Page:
Yesterday, the political press took a temporary break from making fun of Jeb Bush to monitor a Twitter feud between (the social media staff of) Hillary Clinton and Bernie Sanders over who could claim the most authentically "progressive" record—a dispute that was also briefly raised in the CNN-sponsored town hall in New Hampshire attended last night by both candidates. Sanders accused Clinton of having previously accepted the label of "moderate," arguing that "you cannot be a moderate and a progressive." The Clinton campaign responded by attacking Sanders's voting record on guns while accusing Sanders of a "low blow" in criticizing Clinton's credentials.
Fights over ideological bona fides are commonplace in the Republican Party but rare on the Democratic side. In large part, that is because most Republicans define their party as properly acting as the agent of conservatism, while most Democrats view their own party as representing the interests of one or more social groups. Democrats locked in primary battles may accuse each other of insufficient loyalty to the party, or to a component constituency within its coalition, but usually refrain from describing themselves as progressives (or liberals) or questioning the liberalism/progressivism of others.
Sanders, of course, is an ideologically-motivated politician who had previously declined to affiliate himself with the Democratic Party as a sign of his own independence from its non-liberal factions; the entire thrust of his attack on Clinton—and, by extension, much of the Democratic party apparatus itself—is based on an ideological critique. The Clinton camp, perceiving the popularity of Sanders's message among Iowa and New Hampshire voters, has gingerly attempted to associate itself with the "progressive" label even as it continues to insist that its candidate's more incremental, pragmatic approach is the best way to accomplish Democratic goals. But this is new territory for a party that is unused to publicly debating ideology as such, and it is clear that the Clinton side is wary of making statements on the topic that might prove counterproductive in a future general election.
For Sanders, the problem with getting bogged down in an ideological dispute is that many Democratic voters are unlikely to side with him. The distribution of ideological self-identification within the Democratic primary electorate in 2008, the last contested presidential nomination race, was as follows in the ten biggest states in the country, according to media exit polls:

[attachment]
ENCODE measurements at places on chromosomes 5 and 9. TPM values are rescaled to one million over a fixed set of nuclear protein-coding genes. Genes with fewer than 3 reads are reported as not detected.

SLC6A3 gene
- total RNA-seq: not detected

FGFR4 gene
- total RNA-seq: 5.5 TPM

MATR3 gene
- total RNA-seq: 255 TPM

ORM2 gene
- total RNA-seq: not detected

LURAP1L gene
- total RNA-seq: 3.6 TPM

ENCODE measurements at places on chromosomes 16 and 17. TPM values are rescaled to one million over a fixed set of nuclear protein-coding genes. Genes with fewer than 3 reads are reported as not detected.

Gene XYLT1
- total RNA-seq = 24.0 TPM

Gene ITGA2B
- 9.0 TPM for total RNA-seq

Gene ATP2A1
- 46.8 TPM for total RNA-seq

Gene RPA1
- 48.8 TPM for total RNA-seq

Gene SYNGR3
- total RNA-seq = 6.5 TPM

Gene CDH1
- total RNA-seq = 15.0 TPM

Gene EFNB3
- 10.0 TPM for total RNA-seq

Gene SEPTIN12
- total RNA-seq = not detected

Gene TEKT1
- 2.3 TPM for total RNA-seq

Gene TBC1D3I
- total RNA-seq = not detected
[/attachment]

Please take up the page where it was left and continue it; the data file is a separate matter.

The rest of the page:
California: 50% liberal, 37% moderate, 13% conservative
Texas: 37% liberal, 40% moderate, 22% conservative
Florida: 51% liberal, 37% moderate, 13% conservative
New York: 57% liberal, 33% moderate, 9% conservative
Illinois: 48% liberal, 41% moderate, 10% conservative
Pennsylvania: 49% liberal, 40% moderate, 10% conservative
Ohio: 40% liberal, 46% moderate, 14% conservative
Georgia: 47% liberal, 41% moderate, 12% conservative
North Carolina: 42% liberal, 37% moderate, 21% conservative
Michigan: 49% liberal, 41% moderate, 10% conservative
As we can see, self-identified liberals constituted more than half of the Democratic electorate last time around in only two of these ten states—and more than 51% in just one (New York). Even among the party base—voters committed enough to participate in relatively low-turnout primary elections—liberals are in the minority. Moreover, many self-identified liberals are unlikely to also consider themselves "progressives," the preferred term of the Sanders campaign but a label that is not widely used in contemporary American political rhetoric. When Sanders talks about progressivism, in other words, many Democrats either won't be inclined to take his side or won't even know what he's talking about, and his accusatory use of the word "moderate" seems to ignore the millions of Democratic voters who describe their own politics in precisely those terms.